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TitleOne-dimensional layered Earth models of Canada for GIC applications, part 2: Detailed description
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LicencePlease note the adoption of the Open Government Licence - Canada supersedes any previous licences.
AuthorTrichtchenko, LORCID logo; Fernberg, P A; Boteler, D HORCID logo
SourceGeological Survey of Canada, Open File 8595, 2019, 586 pages, https://doi.org/10.4095/314805 Open Access logo Open Access
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Year2019
PublisherNatural Resources Canada
Documentopen file
Lang.English
Mediaon-line; digital
RelatedThis publication is related to One-dimensional layered Earth models of Canada for GIC applications, part 1: General description
File formatpdf (Adobe® Reader®)
ProvinceCanada; British Columbia; Alberta; Saskatchewan; Manitoba; Ontario; Quebec; New Brunswick; Nova Scotia; Prince Edward Island; Newfoundland and Labrador
NTS1; 2; 3; 10; 11; 12; 13; 14; 15; 20; 21; 22; 23; 24; 25; 30; 31; 32; 33; 34; 35; 40; 41; 42; 43; 44; 52; 53; 54; 62; 63; 64; 72; 73; 74; 82; 83; 84; 92; 93; 94; 102; 103; 104; 114
Lat/Long WENS-141.0000 -50.0000 63.0000 41.7500
Subjectsgeophysics; regional geology; surficial geology/geomorphology; Science and Technology; Nature and Environment; geomagnetism; geomagnetic fields; models; modelling; geoelectric variations; resistivity; magnetotelluric interpretations; bedrock geology; lithology; structural features; tectonic elements; sediments; anomalies; conductivity; electric power; Canadian Magnetic Observatories; Infrastructures
Illustrationsgeoscientific sketch maps; tables; models; profiles; location maps; stratigraphic cross-sections; cross-sections; schematic representations; block diagrams
ProgramPublic Safety Geoscience Northern Canada Geohazards Project
Released2019 07 18
Abstract(Summary)
Evaluation of the impacts of space weather on ground infrastructure requires information on the size of geomagnetically induced (telluric) currents. For estimation of these currents in places where they are/were not recorded, numerical modelling needs to be employed. The most common approach in the modelling of geomagnetically induced currents is based on knowledge of the geoelectric field driving these currents. Because there are no continuous measurements of the geoelectric fields in many areas where the power networks are located, the common method is based on utilisation of the available geomagnetic observations recorded in the area together with the surface impedance of the Earth, derived from short-duration magnetotelluric surveys.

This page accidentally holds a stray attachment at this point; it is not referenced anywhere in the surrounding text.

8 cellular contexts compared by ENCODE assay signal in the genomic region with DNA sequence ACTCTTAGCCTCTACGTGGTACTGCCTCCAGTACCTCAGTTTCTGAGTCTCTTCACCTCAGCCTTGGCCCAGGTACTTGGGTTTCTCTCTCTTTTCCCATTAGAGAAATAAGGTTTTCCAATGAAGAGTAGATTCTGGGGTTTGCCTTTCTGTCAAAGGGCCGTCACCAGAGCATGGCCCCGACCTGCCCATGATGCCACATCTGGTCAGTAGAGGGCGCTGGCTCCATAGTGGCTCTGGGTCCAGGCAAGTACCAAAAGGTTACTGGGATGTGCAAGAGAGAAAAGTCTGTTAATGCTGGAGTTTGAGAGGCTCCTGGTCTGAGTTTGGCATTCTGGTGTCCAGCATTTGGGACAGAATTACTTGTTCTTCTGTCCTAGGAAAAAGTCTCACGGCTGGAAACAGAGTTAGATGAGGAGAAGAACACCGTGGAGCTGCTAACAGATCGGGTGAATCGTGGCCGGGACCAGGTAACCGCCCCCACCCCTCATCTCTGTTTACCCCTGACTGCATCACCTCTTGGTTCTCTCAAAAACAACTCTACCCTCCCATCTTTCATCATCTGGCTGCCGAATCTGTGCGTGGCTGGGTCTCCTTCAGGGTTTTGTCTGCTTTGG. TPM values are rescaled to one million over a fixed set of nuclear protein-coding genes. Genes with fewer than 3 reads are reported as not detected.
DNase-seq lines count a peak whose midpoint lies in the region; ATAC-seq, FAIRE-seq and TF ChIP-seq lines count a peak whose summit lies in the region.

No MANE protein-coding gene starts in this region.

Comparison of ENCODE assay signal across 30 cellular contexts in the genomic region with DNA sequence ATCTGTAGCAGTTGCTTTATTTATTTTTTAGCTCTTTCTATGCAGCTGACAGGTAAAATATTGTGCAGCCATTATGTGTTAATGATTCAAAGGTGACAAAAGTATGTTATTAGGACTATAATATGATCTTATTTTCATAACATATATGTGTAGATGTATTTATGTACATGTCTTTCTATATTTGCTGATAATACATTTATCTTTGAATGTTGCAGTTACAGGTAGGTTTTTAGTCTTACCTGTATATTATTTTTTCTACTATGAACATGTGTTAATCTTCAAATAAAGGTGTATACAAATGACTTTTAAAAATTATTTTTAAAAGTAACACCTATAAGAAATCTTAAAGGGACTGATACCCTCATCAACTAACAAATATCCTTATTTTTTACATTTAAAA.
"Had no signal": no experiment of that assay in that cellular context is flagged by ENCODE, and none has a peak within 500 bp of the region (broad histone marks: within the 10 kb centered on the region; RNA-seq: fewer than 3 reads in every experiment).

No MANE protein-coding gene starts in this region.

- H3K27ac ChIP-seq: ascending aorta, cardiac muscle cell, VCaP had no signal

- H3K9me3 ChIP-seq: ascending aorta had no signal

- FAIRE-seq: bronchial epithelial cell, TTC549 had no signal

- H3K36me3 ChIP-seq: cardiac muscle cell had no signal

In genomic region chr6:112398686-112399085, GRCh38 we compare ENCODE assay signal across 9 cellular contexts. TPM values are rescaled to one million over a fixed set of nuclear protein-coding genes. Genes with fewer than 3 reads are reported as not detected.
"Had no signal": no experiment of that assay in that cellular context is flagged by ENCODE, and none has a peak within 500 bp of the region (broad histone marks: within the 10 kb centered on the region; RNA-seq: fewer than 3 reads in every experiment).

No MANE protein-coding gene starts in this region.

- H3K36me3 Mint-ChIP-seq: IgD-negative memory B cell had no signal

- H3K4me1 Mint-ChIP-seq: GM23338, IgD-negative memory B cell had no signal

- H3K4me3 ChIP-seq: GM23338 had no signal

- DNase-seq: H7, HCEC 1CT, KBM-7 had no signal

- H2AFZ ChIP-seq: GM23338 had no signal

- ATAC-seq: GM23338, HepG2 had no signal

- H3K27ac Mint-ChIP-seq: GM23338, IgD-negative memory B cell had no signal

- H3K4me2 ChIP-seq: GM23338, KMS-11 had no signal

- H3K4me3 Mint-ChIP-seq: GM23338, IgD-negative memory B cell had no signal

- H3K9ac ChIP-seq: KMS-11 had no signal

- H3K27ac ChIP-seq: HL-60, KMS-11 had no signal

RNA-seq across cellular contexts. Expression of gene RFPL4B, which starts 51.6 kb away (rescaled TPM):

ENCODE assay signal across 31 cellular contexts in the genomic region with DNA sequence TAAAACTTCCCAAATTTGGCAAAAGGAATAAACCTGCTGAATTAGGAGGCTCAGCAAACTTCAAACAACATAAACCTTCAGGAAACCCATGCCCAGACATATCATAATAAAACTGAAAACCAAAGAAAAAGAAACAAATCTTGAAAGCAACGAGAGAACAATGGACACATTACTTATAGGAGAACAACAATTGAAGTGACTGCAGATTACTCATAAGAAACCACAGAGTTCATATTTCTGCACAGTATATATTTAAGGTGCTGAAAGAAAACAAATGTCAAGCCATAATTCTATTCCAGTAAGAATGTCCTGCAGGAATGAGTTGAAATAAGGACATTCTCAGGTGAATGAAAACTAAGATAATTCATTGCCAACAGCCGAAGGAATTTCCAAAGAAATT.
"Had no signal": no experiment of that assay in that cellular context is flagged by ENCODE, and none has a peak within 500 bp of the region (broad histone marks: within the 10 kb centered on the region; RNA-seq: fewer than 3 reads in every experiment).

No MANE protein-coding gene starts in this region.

The compilation of two reports (main, Part 1, OF 8594 and supplementary, Part 2, OF 8595) presents one-dimensional Earth resistivity models and corresponding surface impedances for 10 Canadian provinces (located below 60 degrees in latitude), as derived from the available publications. The presented supplementary report provides a set of 10 Appendices with the detailed descriptions of the geological settings of each province, justification for choice of areas (zones) with one-dimensional models for each province and values of resistivities at different depths. The information has been originally prepared by Dr. P.A. Fernberg as multiple reports and then significantly edited for consistency and for omitted information by Dr. L. Trichtchenko.
The presented detailed descriptions with justification for values of the Earth resistivity models for each province, as well as the locations of the identified zones, together with the list of references of the sources of information are presented in the Appendices separately for each province for convenience of users. These detailed descriptions can serve for better justification of the chosen geoelectrical parameters and location of defined zones and give the opportunity to update the specific parameters when the new information becomes available.
General descriptions of layered Earths resistivity models for each province are presented in: Trichtchenko, L., Fernberg, P.A., Boteler, D.H., 2019. One-dimensional Layered Earth Models of Canada for GIC Applications. Part 1. General Description; Geological Survey of Canada, Open File 8594, 66 pp. https://doi.org/10.4095/314804.
Summary(Plain Language Summary, not published)
Space weather refers to the dynamic conditions on the Sun and in the space environment, in particular, in the near-Earth environment, that can affect critical infrastructure. NRCan operates the Canadian Space Weather Forecast Centre and conducts research into space weather effects on power systems, pipelines, radio communications and GNSS positioning to help Canadian industry understand and mitigate the effects of space weather. The report presents the set of Earth conductivity models for Canadian provinces. These new models are important for assessment of the space weather hazards on the power grids and pipelines.
GEOSCAN ID314805

 
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